THE MARTINSMovie Feature by Kris Griffiths
PHASE9 catches up with director Tony Grounds and stars Lee Evans and Kathy Burke
Everyone knows people like the Martins. They're the kind of family whose backyard is full of junk, who wear tacky hand-me-down shell-suits, who do things just to annoy their stuck-up neighbours, who make you laugh out loud with their ludicrous behaviour but make you nervous too, who won't disappear quietly into the background like you feel they should, whose kids sum up the words 'dysfunctional upbringing'. But do you really know these people? Perhaps they aren't exactly what they seem. Perhaps there's more to people like the Martins than meets the eye.
Tony Grounds certainly thought there was when he began mulling ideas for his feature film debut. He had already established a reputation as one of Britain's most successful new writers thanks to his acclaimed television productions BIRTHS, MARRIAGES AND DEATHS and OUR BOY.
"I wanted to write a love story about a family" he says. "I wanted to create a family that everyone assumes is the ultimate dysfunctional family - the unemployable father who's on social security, the pregnant teenage daughter, the underachieving son, the run-down house - and reveal that they have as much, if not more, love as any other 'normal' family."
"The family is not based on anyone I know," he continues. "Robert is a mishmash of people I know or knew when I was growing up, but he's an exaggerated version of all of them. He's extreme, he's a mass of contradictions, he's a keg of frustrated anger. That's what makes him funny but it also makes him a very poignant person. There are a lot of broad laughs in the film but it's also a very moving portrait of one man who knows he's let his family and the wife he loves down."
Robert Martin would become the first leading role for Lee Evans. It was, perhaps, an unusual choice. Evans is one of Britain's best-loved stand-up comics, whose extraordinarily physical performances make him unique on the comedy circuit. But although Evans had already made a mark on the big screen, first in Peter Chelsom's acclaimed FUNNY BONES, then in hit children's film MOUSE HUNT, and more recently in Peter and Bobby Farrelly's international smash THERE'S SOMETHING ABOUT MARY, THE MARTINS would mark his first step into serious acting.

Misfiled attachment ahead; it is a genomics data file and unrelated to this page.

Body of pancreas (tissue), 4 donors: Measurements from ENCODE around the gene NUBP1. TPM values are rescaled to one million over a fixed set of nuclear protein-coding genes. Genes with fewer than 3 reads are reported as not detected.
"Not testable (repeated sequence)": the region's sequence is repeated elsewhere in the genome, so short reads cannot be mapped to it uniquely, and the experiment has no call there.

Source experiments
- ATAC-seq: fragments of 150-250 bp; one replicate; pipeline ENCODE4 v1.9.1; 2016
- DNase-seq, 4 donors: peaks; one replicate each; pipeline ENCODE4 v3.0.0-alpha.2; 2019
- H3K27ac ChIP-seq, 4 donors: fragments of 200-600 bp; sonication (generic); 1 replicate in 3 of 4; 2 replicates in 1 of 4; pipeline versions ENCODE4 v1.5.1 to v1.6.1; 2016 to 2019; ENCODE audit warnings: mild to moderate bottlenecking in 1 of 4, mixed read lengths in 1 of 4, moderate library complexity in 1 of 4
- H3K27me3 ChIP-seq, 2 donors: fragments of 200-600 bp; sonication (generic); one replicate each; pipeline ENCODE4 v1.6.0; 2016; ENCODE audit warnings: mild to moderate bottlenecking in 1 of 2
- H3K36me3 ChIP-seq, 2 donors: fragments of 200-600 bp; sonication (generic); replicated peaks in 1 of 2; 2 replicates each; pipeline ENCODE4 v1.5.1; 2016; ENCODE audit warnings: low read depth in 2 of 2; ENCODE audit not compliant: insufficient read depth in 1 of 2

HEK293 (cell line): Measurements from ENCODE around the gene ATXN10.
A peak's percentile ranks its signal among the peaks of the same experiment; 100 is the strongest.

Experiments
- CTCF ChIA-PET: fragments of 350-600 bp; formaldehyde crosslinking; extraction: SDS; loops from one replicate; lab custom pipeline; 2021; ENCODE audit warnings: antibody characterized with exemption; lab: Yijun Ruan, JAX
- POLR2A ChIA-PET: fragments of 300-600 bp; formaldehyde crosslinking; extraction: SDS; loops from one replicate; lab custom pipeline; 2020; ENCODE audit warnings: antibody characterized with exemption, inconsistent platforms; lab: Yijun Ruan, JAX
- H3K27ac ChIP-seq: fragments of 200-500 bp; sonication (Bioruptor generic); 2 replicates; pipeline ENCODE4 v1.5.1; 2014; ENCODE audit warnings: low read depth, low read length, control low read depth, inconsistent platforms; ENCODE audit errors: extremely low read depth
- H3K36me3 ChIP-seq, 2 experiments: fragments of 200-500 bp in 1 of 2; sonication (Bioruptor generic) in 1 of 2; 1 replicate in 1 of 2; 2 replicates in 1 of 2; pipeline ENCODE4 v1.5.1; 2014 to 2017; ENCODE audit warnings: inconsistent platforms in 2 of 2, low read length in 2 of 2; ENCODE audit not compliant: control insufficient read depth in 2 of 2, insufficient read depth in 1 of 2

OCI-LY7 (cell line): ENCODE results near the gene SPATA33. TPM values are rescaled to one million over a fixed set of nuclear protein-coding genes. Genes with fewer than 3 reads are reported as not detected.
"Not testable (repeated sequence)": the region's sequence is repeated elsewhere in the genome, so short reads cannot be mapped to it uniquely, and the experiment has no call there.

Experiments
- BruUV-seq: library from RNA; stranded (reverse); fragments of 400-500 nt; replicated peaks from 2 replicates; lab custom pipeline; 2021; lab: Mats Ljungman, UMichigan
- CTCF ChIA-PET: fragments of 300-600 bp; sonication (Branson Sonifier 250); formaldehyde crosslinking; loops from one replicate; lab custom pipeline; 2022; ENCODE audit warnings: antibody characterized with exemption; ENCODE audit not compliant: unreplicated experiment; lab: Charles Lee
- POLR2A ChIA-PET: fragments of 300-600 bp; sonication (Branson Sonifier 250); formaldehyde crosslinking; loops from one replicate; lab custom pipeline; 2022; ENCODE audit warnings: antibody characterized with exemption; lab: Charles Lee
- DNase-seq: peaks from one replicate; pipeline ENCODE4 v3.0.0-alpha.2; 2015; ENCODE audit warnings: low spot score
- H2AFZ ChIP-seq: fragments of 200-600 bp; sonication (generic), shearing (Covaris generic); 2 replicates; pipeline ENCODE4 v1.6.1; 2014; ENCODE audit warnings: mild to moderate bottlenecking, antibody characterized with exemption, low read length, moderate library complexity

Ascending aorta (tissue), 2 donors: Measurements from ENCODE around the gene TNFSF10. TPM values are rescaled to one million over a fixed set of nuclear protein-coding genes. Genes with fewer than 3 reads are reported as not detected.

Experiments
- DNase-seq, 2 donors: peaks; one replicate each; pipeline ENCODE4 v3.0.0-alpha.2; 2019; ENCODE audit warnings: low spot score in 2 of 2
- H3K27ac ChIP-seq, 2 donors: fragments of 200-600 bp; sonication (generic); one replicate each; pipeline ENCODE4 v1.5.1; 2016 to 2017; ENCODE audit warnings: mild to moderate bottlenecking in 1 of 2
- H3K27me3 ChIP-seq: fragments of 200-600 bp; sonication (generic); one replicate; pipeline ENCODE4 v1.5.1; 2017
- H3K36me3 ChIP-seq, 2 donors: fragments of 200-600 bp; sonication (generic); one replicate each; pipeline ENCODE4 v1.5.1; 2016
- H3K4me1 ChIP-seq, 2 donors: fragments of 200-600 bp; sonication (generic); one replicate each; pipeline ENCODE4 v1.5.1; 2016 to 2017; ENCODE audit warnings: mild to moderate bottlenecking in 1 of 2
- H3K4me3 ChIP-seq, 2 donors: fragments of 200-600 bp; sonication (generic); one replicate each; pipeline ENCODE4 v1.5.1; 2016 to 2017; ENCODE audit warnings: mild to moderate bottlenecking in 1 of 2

"As soon as I met Lee, I knew he would be right," recalls Grounds. "I found out that we grew up within a mile of each other, went to neighbouring schools and knew some of the same people. He completely understood the world I was creating and the character of Robert. Lee has a natural ability to make people laugh but what is less obvious is what an extraordinary actor he is."
For Evans, the character of Robert Martin was hard to resist.
"Robert's in his mid-thirties and all his life he's been surrounded by people who seem to be having a great time and seem to have everything and he has nothing. He's failed at everything. He's also about to become a granddad so it's a bit of a mid-life crisis for him. He wants more for his son, Little Bob, and tries to teach him the right thing to do but he usually fails at that too."
It was also a chance for Evans to revisit his childhood.
"I know these people very well, they were the kind of people who lived on the estate I grew up on. When you've got nothing, you're fighting constantly to gain anything and it's a long, hard fight because when you've got nothing, people don't really give you much of a chance."
That Evans had to rein in his natural comedy instincts while in character meant his clowning would burst out of the straitjacket between takes.
"With a lot of the work I do," he explains, "it's 'Walk into the room and do something funny with the lamp'. This was a great learning experience for me. Working with Kathy Burke and Linda Bassett taught me so much about acting. Tony told me to keep it real and that's a challenge for someone like me who's used to hamming it up. My natural instinct is to do something physical like pulling faces and I had to really restrain myself. In the same way, Robert is restraining himself from letting rip and letting his frustration take him over."
With Evans in place, the rest of the cast soon came together. For Robert's long-suffering wife Angie, the filmmakers approached Kathy Burke. At home both with broad comedy (the stroppy sex-obsessed adolescent boy in KEVIN AND PERRY GO LARGE) and serious drama (the abused wife in Gary Oldman's NIL BY MOUTH, for which she won the Best Actress Award at the 1997 Cannes Film Festival), Burke is one of England's finest character actresses and one of its funniest.
"Angie is a very loving mum and daughter who has to put up with a madman of a husband and a tyrant of a mother," says Burke. "She's just a good soul who knows that her family hasn't got much but is content with what she's got. She blames herself a lot of the time rather than blaming her husband or her mother. She's been in love with the same person since she was a kid and has never wanted anyone else. The challenge was playing someone quite normal, who's in a loving relationship, who isn't fucked up and who isn't a boy."
What did she think of director Tony Grounds?
"I tend to have run-ins with the director because I'm always thinking of the writer, who is often farthest from the thoughts of the director, so I get on best with writer-directors because we've got the same interests at heart - protecting the vision of the writer. As a director, Tony managed to get the balance between freedom and control - he's happy to let you go with your instinct because he knows you're playing a truth because he's written it."
And what did she first think of Lee Evans?
"I thought he was a funny little fucker!"